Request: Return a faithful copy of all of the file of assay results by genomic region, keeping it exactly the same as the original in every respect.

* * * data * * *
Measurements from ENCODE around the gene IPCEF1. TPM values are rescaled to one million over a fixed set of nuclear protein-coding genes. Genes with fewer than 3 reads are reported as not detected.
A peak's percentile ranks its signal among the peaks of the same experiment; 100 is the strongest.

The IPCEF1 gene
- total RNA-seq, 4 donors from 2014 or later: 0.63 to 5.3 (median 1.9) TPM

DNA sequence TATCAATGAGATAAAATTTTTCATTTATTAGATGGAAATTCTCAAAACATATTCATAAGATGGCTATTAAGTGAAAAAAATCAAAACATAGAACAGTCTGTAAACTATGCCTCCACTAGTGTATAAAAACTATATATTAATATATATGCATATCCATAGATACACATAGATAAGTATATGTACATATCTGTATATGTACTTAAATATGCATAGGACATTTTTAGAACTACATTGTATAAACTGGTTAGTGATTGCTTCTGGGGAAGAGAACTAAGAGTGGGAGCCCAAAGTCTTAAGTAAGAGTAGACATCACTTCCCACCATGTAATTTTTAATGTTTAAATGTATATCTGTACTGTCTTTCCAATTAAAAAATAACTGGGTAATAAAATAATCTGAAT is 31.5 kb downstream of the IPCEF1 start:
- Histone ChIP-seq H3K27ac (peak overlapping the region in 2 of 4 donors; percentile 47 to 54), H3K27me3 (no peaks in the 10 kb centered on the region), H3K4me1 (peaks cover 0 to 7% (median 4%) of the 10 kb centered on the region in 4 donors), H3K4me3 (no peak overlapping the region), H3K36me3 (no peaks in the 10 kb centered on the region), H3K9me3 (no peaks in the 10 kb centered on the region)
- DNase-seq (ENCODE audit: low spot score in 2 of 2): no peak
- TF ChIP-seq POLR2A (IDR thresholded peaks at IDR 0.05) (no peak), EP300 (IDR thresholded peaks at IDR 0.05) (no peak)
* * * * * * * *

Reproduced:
Measurements from ENCODE around the gene IPCEF1. TPM values are rescaled to one million over a fixed set of nuclear protein-coding genes. Genes with fewer than 3 reads are reported as not detected.
A peak's percentile ranks its signal among the peaks of the same experiment; 100 is the strongest.

The IPCEF1 gene
- total RNA-seq, 4 donors from 2014 or later: 0.63 to 5.3 (median 1.9) TPM

DNA sequence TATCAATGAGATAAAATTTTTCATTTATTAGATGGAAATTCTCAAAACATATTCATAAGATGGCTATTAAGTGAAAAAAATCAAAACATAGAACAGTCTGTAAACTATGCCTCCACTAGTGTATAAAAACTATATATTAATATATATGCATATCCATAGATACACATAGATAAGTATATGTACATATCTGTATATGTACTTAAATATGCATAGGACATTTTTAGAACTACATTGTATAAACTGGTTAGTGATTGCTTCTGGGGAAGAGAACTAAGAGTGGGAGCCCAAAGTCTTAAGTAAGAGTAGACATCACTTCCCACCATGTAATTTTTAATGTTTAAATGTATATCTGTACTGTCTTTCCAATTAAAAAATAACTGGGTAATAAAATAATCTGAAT is 31.5 kb downstream of the IPCEF1 start:
- Histone ChIP-seq H3K27ac (peak overlapping the region in 2 of 4 donors; percentile 47 to 54), H3K27me3 (no peaks in the 10 kb centered on the region), H3K4me1 (peaks cover 0 to 7% (median 4%) of the 10 kb centered on the region in 4 donors), H3K4me3 (no peak overlapping the region), H3K36me3 (no peaks in the 10 kb centered on the region), H3K9me3 (no peaks in the 10 kb centered on the region)
- DNase-seq (ENCODE audit: low spot score in 2 of 2): no peak
- TF ChIP-seq POLR2A (IDR thresholded peaks at IDR 0.05) (no peak), EP300 (IDR thresholded peaks at IDR 0.05) (no peak)